Friday, September 7, 2012

The Walking Dead, Episodes 1-3

Note: this blog has been migrated to Medium, with the articles here available to preserve permalinks. Please see this post at https://medium.com/@ianrbuck/the-walking-dead-episodes-1-3-42d97c69e8fc

I picked up The Walking Dead last week when it was on sale for $15. I had been hearing a lot of good things about the game from both Game Informer and PC Gamer, so I figured I couldn't go wrong. I'll try to write this review without giving too many spoilers.

The Walking Dead takes place in the same universe as the comics and TV show, but it is an entirely new cast. I think this is probably for the best, because a lot of games that try to recreate a movie exactly fail miserably. It is also being released episodically, which means that you pay once for the game, and when each new episode is ready you get to play it. I think their plan was to release them monthly, but the third was a little late.


You are placed in the role of Lee Everett, who at the beginning of the game is in the back of a police car on his way to prison. Very soon after the zombies start popping up, you meet Clementine, an eight year old whose parents were away in Savannah when the outbreak happened. Obviously her motivation is to find her parents, and Lee's motivation is to protect her at all costs.


A theme that pops up on a fairly regular basis is the effect that all of this apocalypsness can have on the people who are living through it. This is conveyed several times by showing Clementine seeing something awful happen.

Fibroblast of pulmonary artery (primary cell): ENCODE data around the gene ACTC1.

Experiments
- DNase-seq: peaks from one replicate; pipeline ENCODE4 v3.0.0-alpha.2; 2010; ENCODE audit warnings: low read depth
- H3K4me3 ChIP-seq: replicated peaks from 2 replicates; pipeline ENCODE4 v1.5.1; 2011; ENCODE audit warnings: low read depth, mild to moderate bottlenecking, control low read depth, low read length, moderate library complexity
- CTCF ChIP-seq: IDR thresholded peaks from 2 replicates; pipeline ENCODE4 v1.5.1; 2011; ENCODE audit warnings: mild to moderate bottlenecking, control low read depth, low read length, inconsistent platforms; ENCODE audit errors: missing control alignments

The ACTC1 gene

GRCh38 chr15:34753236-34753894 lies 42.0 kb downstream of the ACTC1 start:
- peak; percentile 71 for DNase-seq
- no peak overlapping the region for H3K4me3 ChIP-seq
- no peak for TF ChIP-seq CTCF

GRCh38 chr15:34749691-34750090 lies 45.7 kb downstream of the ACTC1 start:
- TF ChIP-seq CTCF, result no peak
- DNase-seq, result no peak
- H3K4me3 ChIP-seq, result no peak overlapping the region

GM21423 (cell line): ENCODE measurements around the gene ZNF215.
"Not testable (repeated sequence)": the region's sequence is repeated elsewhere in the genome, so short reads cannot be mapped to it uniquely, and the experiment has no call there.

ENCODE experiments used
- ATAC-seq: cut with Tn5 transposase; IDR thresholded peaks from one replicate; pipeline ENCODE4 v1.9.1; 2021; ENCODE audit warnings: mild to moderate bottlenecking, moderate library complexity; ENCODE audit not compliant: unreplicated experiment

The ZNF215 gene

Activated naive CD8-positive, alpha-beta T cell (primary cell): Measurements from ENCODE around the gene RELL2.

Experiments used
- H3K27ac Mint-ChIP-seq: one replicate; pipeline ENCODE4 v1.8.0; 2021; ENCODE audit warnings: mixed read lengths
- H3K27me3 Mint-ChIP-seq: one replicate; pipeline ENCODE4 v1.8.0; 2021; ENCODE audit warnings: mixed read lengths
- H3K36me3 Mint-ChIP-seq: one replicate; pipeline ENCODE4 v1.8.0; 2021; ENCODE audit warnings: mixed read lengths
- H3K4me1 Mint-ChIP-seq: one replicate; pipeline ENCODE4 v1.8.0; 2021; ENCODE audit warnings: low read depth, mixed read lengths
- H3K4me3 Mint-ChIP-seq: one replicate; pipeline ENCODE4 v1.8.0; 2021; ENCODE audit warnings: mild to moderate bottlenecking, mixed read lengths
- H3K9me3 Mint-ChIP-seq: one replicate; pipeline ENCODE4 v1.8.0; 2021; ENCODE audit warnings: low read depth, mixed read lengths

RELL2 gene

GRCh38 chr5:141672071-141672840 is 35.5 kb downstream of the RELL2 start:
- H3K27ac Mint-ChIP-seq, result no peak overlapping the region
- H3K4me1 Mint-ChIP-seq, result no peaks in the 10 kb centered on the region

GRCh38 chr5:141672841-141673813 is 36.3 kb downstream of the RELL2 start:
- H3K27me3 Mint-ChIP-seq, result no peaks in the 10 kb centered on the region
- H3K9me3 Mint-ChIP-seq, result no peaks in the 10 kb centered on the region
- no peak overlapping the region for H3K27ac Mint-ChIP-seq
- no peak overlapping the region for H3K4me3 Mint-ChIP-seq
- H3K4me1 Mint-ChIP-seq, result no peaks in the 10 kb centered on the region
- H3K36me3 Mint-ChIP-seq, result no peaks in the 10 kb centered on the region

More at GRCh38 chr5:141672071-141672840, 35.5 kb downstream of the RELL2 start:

The gameplay is driven by quicktime events, puzzles, and choices.
The quicktime events only occur when you have gotten grabbed by zombies or are otherwise in immediate danger. They aren't ridiculous, mostly just mashing Q and then hitting E to finish it off.
Obviously the puzzles take place in between high-action parts of the game, and usually involve figuring out how to open this door to get this item which you need to complete this task. Oftentimes the areas with puzzles also provide a nice opportunity to chat with other members of your group and get to know them better.
Speaking of the characters, they are the ones that drive the story, and almost all of the choices you have to make have some direct effect on the members of your group. Some are blatant "save person A or person B," but others are more subtle ones that depend on dialogue options or how you decide to divvy up the dwindling supplies. The screenshot above is of me deciding to chop off a guy's leg to free him from a bear trap; I didn't fully realize it at the time, but I could have chosen not to do it. I was just doing what I thought was necessary. I tried everything else first, I swear.
The fact that the consequences of your actions are not immediately apparent is what really sells the sense of realism for me. For example, after I lost a certain character, I spent a long time (outside of the game during my real life, mind you) analyzing all of the choices that I had made leading up to their death. I was trying to think of a way to save them, but I'm still not sure if I could have done anything. The fact that I don't know if the event was scripted or happened because of my choices really shows you how well it is doing its job. I am probably not going to go back to try to change that moment, because I feel that that would cheapen the experience.

Here are a few more screenshots for your viewing pleasure.





The game is notorious for little bugs like this one. There should be a kid in her arms.



To see all of the screenshots I have taken, go to my Steam page.

EDIT: See my review of Episode 4 here.